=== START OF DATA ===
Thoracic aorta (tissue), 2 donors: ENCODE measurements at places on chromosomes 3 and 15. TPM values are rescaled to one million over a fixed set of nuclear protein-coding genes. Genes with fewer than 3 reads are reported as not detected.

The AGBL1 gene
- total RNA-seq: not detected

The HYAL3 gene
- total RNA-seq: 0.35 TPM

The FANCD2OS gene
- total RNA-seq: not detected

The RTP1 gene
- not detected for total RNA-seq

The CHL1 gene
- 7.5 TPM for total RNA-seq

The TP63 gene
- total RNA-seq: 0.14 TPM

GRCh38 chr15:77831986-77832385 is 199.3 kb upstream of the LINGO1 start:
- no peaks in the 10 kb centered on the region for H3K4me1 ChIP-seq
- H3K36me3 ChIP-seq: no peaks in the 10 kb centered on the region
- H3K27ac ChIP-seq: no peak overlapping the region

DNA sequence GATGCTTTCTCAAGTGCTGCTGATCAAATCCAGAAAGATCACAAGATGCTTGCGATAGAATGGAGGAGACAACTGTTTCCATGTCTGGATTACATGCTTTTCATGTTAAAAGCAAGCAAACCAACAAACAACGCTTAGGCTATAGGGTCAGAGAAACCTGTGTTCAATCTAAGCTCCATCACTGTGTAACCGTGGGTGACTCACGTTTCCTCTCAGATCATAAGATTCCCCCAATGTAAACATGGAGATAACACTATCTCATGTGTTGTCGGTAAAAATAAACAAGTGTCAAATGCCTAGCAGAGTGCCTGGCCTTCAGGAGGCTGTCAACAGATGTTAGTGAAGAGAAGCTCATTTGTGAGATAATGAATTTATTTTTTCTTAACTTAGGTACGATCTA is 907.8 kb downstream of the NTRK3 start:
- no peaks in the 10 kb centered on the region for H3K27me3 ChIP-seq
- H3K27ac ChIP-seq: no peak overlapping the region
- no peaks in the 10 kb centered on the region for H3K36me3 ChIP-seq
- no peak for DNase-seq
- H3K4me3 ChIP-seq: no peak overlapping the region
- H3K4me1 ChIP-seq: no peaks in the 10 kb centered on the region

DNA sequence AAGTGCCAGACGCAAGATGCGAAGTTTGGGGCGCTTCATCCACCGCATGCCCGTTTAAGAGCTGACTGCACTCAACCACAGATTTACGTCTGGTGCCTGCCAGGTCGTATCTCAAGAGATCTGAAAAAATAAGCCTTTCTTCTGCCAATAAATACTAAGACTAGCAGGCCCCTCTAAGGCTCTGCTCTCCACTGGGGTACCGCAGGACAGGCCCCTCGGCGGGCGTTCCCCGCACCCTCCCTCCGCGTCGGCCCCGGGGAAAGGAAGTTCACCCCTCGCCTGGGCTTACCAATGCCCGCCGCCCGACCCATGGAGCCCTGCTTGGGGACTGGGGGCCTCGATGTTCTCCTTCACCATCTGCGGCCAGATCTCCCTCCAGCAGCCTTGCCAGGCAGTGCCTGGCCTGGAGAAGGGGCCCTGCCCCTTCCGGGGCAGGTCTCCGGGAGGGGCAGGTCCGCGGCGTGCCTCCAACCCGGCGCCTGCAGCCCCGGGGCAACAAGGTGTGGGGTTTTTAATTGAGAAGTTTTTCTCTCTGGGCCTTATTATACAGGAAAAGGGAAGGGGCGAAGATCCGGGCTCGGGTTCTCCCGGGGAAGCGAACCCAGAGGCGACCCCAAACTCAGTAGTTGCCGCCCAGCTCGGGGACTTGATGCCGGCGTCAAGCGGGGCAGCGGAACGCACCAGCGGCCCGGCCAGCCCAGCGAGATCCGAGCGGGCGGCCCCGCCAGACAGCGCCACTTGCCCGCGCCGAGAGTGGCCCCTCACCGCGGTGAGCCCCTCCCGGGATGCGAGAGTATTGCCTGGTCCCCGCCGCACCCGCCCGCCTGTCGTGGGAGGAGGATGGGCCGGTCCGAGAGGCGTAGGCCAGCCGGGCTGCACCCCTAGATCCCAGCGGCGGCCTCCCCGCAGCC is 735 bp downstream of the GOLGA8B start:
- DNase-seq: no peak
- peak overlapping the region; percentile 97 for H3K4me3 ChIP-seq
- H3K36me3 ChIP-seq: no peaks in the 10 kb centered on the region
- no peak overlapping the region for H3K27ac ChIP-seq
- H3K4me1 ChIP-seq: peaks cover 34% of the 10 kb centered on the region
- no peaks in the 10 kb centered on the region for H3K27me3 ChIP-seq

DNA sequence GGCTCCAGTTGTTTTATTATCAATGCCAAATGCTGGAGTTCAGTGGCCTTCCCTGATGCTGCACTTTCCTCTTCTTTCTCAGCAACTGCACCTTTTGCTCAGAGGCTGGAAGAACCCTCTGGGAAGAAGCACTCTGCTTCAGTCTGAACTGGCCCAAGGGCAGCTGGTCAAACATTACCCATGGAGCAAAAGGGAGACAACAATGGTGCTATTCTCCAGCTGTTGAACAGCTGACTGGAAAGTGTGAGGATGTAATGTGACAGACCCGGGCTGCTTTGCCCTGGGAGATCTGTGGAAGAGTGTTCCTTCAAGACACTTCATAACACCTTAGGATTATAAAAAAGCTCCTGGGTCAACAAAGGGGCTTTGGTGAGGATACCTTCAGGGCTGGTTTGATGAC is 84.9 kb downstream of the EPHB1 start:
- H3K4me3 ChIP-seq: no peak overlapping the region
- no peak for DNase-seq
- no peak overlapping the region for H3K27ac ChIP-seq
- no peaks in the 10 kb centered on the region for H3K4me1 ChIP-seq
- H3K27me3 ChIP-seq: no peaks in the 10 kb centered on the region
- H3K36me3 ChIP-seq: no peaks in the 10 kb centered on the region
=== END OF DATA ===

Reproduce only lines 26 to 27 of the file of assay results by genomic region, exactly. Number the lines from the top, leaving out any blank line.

- DNase-seq: no peak
- peak overlapping the region; percentile 97 for H3K4me3 ChIP-seq